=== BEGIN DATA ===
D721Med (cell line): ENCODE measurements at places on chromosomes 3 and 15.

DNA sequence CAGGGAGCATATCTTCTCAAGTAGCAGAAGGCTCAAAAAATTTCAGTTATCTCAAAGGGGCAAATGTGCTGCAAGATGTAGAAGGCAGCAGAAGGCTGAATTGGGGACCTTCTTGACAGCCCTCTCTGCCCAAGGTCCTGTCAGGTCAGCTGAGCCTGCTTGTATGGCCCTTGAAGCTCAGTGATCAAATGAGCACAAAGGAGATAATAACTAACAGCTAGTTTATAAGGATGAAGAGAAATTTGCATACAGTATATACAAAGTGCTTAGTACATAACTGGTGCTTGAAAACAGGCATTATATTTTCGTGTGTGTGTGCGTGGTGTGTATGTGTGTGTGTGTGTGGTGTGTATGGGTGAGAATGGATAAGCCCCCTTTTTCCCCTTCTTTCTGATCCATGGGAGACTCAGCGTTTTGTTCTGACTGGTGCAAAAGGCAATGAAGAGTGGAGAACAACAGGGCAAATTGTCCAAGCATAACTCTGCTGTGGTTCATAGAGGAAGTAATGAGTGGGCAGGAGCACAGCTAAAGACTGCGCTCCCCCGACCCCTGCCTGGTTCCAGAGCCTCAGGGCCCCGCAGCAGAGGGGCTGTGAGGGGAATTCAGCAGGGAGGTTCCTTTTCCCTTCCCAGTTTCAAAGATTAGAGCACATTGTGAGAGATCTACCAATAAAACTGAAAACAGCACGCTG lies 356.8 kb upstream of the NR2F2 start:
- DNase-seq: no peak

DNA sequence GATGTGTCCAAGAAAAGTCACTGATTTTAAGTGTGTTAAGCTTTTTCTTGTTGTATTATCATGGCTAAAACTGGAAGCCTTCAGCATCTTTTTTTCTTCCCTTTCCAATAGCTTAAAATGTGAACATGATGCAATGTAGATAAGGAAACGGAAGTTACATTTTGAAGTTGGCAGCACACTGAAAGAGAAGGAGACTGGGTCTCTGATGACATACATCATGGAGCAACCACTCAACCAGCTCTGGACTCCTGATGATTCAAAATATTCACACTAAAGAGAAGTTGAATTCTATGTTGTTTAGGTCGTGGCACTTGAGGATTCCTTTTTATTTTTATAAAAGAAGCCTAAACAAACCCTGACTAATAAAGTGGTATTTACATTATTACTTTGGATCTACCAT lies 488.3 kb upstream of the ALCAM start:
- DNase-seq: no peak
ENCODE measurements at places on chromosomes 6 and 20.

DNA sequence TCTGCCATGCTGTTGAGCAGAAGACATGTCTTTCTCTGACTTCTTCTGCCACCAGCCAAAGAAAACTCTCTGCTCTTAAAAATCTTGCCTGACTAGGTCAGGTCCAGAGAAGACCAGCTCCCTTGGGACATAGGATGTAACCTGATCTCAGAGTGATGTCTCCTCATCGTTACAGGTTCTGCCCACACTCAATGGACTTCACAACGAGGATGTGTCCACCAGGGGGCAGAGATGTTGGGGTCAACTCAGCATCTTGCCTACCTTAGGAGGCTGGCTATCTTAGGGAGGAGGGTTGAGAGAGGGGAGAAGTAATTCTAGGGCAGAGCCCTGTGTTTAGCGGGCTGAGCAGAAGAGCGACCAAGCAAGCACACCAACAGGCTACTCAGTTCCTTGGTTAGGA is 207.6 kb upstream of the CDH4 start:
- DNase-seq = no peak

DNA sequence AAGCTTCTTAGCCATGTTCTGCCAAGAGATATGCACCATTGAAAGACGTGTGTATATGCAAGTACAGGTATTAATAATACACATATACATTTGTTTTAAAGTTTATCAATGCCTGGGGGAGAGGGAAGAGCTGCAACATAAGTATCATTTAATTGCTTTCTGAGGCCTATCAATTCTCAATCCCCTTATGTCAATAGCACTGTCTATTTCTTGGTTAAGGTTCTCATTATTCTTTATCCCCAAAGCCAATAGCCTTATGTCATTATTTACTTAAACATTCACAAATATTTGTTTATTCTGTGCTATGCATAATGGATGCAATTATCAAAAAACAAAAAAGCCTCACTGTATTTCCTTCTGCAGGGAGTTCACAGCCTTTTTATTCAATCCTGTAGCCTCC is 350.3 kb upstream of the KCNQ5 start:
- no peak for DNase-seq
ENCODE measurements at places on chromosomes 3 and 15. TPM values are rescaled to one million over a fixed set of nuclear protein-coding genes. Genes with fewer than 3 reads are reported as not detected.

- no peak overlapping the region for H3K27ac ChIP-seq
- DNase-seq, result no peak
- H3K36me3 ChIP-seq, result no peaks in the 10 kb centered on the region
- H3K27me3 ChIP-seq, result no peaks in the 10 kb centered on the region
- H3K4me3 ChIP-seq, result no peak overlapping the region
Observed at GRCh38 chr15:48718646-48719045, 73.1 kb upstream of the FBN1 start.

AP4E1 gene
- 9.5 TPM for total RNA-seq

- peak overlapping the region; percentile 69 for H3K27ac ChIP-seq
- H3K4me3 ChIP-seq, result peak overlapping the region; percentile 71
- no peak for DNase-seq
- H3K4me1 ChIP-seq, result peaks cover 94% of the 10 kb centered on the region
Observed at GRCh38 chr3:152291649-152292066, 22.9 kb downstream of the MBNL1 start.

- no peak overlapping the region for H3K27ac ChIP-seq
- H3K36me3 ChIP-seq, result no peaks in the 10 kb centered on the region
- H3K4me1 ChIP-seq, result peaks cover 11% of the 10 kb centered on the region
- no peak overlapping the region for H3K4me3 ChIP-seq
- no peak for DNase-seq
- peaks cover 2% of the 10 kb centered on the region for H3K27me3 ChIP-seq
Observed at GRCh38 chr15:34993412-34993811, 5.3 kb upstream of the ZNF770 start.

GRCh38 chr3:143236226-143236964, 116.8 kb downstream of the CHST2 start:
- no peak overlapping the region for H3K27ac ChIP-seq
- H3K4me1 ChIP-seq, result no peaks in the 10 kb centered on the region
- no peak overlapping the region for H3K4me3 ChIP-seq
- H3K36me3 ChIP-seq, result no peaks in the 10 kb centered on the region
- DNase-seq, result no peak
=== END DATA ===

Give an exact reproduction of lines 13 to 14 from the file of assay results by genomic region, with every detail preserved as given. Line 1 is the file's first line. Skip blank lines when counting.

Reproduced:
- DNase-seq, result no peak
- H3K36me3 ChIP-seq, result no peaks in the 10 kb centered on the region